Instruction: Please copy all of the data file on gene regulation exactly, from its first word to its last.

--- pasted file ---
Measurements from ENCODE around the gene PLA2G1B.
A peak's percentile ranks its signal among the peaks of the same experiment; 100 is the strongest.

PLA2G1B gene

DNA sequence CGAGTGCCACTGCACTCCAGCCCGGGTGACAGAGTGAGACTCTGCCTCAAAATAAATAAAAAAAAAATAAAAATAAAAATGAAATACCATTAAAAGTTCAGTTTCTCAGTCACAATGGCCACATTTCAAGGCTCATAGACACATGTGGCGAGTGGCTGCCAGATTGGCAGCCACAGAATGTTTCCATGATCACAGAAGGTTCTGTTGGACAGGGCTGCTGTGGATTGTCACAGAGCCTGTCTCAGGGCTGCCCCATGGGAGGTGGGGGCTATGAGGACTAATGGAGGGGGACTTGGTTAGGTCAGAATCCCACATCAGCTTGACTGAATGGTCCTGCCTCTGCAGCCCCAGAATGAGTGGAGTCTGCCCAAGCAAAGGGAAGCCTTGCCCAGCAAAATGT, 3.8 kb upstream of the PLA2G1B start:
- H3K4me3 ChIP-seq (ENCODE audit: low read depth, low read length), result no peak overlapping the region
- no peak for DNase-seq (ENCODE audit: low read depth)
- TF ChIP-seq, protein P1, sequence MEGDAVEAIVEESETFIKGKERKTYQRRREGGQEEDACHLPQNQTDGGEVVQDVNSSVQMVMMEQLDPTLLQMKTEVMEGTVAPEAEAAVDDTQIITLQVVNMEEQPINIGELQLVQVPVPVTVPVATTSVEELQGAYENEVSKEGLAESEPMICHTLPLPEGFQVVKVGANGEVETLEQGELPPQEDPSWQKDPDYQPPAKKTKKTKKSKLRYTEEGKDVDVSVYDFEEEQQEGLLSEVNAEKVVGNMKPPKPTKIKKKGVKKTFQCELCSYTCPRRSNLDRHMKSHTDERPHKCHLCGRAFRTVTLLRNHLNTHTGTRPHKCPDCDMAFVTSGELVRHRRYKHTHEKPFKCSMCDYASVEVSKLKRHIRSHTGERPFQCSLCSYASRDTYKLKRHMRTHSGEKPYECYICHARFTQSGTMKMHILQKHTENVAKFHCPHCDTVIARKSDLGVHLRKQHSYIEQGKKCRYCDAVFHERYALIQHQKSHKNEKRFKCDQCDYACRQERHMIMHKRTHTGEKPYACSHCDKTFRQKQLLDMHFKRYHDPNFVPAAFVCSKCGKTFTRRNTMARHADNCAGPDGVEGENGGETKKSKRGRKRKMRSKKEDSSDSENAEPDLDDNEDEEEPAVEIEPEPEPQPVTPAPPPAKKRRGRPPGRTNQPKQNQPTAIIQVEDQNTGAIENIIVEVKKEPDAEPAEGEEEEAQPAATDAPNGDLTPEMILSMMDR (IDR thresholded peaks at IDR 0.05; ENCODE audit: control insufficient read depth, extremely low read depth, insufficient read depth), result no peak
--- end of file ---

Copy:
Measurements from ENCODE around the gene PLA2G1B.
A peak's percentile ranks its signal among the peaks of the same experiment; 100 is the strongest.

PLA2G1B gene

DNA sequence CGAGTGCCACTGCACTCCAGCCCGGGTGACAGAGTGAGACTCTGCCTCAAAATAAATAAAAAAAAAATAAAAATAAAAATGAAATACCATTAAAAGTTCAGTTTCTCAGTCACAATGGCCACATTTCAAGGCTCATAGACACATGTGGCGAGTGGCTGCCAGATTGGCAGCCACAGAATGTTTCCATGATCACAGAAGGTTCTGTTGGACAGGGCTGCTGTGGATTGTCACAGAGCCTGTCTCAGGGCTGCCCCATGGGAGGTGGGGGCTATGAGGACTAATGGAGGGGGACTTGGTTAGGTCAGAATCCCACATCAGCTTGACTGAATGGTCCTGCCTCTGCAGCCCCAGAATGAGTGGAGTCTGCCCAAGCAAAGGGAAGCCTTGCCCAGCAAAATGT, 3.8 kb upstream of the PLA2G1B start:
- H3K4me3 ChIP-seq (ENCODE audit: low read depth, low read length), result no peak overlapping the region
- no peak for DNase-seq (ENCODE audit: low read depth)
- TF ChIP-seq, protein P1, sequence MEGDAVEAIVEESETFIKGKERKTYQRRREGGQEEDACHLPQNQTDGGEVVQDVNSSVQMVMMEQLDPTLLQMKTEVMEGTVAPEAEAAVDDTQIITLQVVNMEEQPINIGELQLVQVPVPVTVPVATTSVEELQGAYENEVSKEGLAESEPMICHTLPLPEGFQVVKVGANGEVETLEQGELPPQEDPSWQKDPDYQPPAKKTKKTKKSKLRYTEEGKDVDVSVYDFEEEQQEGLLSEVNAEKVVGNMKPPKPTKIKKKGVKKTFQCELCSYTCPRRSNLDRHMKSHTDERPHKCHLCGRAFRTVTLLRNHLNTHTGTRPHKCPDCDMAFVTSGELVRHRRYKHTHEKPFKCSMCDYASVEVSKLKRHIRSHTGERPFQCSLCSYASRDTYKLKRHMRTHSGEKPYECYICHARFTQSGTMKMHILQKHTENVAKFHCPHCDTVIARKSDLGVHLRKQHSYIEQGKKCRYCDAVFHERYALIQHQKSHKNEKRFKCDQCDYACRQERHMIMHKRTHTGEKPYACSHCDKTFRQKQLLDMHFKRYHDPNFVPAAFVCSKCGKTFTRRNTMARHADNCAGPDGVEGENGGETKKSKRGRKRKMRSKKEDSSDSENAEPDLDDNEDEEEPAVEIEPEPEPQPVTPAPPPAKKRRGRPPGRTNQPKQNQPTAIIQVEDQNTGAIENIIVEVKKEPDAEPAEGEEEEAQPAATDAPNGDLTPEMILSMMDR (IDR thresholded peaks at IDR 0.05; ENCODE audit: control insufficient read depth, extremely low read depth, insufficient read depth), result no peak